Lean Article

Robert A. Brown’s picture

By: Robert A. Brown

Lean thinking has taken its rightful place in the effort to improve efficiency in manufacturing. However, it isn’t fulfilling its potential in many areas, most notably with knowledge workers. This is due to a fundamental flaw in how lean is presented and utilized. With a better constructed approach, lean can be of value in nonproduction environments, including improving the efficiency and effectiveness of how people interact—a true boon to every business. For lean thinking, one size does not fit all.

Mark Whitworth’s picture

By: Mark Whitworth

Reading the Automotive Industry Action Group’s CQI-8 Layered Process Audit (LPA) Guideline, you might notice a line saying LPAs are “completed on site ‘where the work is done.’”

For lean manufacturing experts, this specific quote might bring to mind gemba walks, a method where leaders observe and solve problems on the shop floor. In Japanese, gemba means “the real place,” or in manufacturing, where the work is done.

Dirk Dusharme @ Quality Digest’s picture

By: Dirk Dusharme @ Quality Digest

In last week’s Quality Digest Live: Data for artificial intelligence, data for your quality management system, and Karl Popper meets Taiichi Ohno.

“Why AI Is the New Electricity

Anna Nagurney’s picture

By: Anna Nagurney

The American economy is underpinned by networks. Road networks carry traffic and freight; the internet and telecommunications networks carry our voices and digital information; the electricity grid is a network carrying energy; financial networks transfer money from bank accounts to merchants. They’re vast, often global systems—but a local disruption can really block them up.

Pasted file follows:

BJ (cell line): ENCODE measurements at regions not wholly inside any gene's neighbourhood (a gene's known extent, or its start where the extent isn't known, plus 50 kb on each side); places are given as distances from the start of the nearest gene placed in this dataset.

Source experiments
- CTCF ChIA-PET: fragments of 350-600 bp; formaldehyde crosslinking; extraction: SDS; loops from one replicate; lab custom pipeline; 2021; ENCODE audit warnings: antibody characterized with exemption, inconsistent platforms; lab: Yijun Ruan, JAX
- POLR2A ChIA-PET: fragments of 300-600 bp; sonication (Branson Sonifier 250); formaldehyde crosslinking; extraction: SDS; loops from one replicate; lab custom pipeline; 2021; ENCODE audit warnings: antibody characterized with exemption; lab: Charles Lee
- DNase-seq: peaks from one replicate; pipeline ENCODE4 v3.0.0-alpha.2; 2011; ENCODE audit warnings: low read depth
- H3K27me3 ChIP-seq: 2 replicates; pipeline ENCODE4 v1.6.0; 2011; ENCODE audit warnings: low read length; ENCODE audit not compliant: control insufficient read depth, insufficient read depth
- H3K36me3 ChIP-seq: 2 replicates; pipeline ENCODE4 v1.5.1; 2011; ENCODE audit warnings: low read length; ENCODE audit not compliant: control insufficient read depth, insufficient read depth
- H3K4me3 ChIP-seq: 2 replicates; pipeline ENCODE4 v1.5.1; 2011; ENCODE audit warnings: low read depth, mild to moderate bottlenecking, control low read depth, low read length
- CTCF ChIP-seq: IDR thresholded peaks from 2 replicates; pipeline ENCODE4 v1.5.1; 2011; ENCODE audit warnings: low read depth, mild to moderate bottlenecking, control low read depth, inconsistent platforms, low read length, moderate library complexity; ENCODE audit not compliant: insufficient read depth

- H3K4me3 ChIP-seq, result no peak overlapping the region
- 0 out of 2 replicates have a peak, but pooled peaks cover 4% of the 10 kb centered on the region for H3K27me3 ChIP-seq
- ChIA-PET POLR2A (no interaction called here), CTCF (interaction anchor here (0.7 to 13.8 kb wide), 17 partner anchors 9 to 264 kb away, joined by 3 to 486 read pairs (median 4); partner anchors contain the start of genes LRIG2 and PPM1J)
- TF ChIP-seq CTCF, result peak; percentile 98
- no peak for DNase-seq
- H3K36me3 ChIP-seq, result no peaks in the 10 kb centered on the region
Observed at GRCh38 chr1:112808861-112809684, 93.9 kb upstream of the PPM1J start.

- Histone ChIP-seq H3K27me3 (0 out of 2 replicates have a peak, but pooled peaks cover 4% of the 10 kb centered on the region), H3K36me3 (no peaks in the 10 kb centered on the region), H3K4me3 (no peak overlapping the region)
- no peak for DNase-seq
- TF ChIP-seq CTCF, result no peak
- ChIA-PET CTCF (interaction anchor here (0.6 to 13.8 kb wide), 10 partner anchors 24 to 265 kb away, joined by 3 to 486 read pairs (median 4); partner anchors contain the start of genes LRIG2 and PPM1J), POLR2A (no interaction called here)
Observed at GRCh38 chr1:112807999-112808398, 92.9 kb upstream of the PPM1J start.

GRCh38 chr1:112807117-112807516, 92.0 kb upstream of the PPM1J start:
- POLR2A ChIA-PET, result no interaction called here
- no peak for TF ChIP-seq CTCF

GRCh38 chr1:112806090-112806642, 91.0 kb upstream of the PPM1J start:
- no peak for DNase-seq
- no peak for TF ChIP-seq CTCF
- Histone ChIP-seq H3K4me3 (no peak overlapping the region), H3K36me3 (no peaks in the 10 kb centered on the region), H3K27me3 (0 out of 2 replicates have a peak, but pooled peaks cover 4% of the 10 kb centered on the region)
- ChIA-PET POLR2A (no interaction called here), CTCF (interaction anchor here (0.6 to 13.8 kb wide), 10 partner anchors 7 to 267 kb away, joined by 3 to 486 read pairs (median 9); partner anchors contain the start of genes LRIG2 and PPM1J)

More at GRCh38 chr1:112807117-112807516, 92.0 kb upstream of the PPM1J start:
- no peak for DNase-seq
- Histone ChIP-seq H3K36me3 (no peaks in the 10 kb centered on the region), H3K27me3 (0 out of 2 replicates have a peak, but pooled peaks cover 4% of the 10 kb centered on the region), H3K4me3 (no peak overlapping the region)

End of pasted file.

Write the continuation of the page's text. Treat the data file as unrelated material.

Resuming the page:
Dawn Marie Bailey’s picture

By: Dawn Marie Bailey

The message for audience members who attended the 29th Annual Quest for Excellence Conference held last week was, “Prepare for an inspiring journey.” This was the advice of keynote presenter Polly LaBarre, co-founder and director of Management Lab (MLab) and co-founder of Management Innovation eXchange (MIX).

Multiple Authors
By: Lars Fæste, Jim Hemerling

Digital disruption is reaching beyond technology to engulf a variety of industries, including manufacturing, transportation, energy, healthcare, and construction, that constitute a significant portion of the global economy. Manufacturing alone accounts for 12 percent of the U.S. GDP, according to The World Bank.

Ryan E. Day’s picture

By: Ryan E. Day

Sponsored Content

Brian Vinson may have one of the best jobs in the country. Vinson works as director of engineering with AWE Tuning, an automotive aftermarket company that provides award-winning, handcrafted performance exhausts, track-tested carbon-fiber intakes, and performance intercoolers.

Dirk Dusharme @ Quality Digest’s picture

By: Dirk Dusharme @ Quality Digest

In this week's Quality Digest Live: Lean Ben Franklin... who knew? Could the root cause of some manmade catastrophes simply be a lack of basics like humility, integrity, communication, and positivity? Connected spenders is what you want. And what’s the most important question to ask about your audit program?

“A Short History of Lean”

The history of lean goes back further than you might think.

Joel Bradbury’s picture

By: Joel Bradbury

One of the most important goals of lean manufacturing is the elimination of waste. Taiichi Ohno, father of the Toyota Production System (TPS), defined three categories of waste: mura, muri, and muda. While muda is the most widely known, muri and mura are equally important to understand.

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